Referring to FIGS. 5A and 5B, the lighting system 10 is configured to attach to the rim 24 of the steering wheel 16, according to one embodiment. As illustrated, the light-producing assembly 60 emits a substantial portion of the inputted light 100 and outputted light 102 in a vehicle 14 reward orientation. However, it is contemplated that the inputted light 100 may be directed in any desired direction within the vehicle 14 depending on the structure and packaging of the steering wheel assembly 12.
A photoluminescent structure 62 is operatively coupled with the light source 52. For example, according to one embodiment, the light source 52 may be disposed under the cover member 50. A photoluminescent structure 62 may be disposed within the cover member 50 material and operatively coupled to the light source 52. As a result, the portion of the cover member 50 containing the photoluminescent structure 62 may be excited by the light source 52 and emit converted, outputted light 102.
The lighting system 10 may further include a user interface 134 disposed proximately to the lighting system 10, or any other desired location within a vehicle 14. The user interface 134 may be configured such that a user may control the wavelength of light that is emitted by the LED sources 72 a and/or the LED sources 72 d that are illuminated. Alternatively, the user interface 134 may be used to switch the lighting system 10 through a plurality of modes and/or functions. The user interface 134 may use any type of control known in the art for control the light source 52, such as, but not limited to, switches (e.g., proximity sensors, push-type buttons) and may be disposed in any practicable location. For example, the user interface 134 may be disposed on one of the spokes 26.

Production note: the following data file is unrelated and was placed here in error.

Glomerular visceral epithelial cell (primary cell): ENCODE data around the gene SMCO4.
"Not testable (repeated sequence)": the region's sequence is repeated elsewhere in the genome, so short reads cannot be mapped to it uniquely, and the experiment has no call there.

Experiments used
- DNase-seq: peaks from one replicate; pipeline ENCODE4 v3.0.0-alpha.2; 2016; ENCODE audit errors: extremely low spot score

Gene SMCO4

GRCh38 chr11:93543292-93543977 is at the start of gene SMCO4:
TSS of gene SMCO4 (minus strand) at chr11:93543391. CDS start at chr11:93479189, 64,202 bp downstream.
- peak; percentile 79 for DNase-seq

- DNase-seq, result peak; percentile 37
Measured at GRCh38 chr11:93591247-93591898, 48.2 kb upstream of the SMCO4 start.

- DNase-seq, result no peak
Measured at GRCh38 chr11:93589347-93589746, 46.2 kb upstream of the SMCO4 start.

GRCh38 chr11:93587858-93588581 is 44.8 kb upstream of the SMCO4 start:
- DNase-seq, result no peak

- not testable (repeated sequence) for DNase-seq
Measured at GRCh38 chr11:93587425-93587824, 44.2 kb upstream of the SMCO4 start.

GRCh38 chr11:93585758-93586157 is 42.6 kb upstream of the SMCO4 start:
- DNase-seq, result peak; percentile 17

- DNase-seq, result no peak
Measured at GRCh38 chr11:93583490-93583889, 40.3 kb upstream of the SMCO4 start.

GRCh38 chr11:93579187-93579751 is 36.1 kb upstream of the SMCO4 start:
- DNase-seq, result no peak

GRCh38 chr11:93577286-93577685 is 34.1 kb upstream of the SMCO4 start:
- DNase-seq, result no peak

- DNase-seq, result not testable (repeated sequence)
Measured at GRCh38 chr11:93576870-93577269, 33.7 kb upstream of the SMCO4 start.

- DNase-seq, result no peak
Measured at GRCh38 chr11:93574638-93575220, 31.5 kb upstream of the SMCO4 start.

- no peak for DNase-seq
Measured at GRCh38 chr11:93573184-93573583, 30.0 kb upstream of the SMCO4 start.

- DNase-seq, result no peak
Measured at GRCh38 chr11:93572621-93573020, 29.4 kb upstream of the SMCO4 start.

Referring to FIG. 5A, the light-producing assembly 60 is illustrated having five portions 54 a, 54 b, 54 c, 54 d, 54 e. Each portion 54 a, 54 b, 54 c, 54 d, 54 e may illuminate individually and in a plurality of colors and intensities, as described herein. Such a configuration may allow the lighting system 10 to be used as a turn signal notification notifying an occupant of a vehicle turn signal position. Accordingly, each portion 54 a, 54 b, 54 c, 54 d, 54 e may illuminate sequentially to provide a directional notification of the positional status of the vehicle's turn signal. More specifically, portion 54 a may illuminate first, followed by portion 54 b, portion 54 c, portion 54 d, and ending with portion 54 e. Each previously illuminated portion 54 a, 54 b, 54 c, 54 d may maintain its illuminated state while each sequential portion is illuminated. Alternatively, each portion 54 a, 54 b, 54 c, 54 d, 54 e may return to an unilluminated state when the following portion becomes illuminated. Moreover, the sequential illumination of the lighting system 10 may be continuously repeated until the vehicle turn signal returns to a neutral position. It should be appreciated that the above described example is not limiting and that any desired illumination pattern may be used for a plurality of vehicle-related conditions without departing from the concepts provided herein.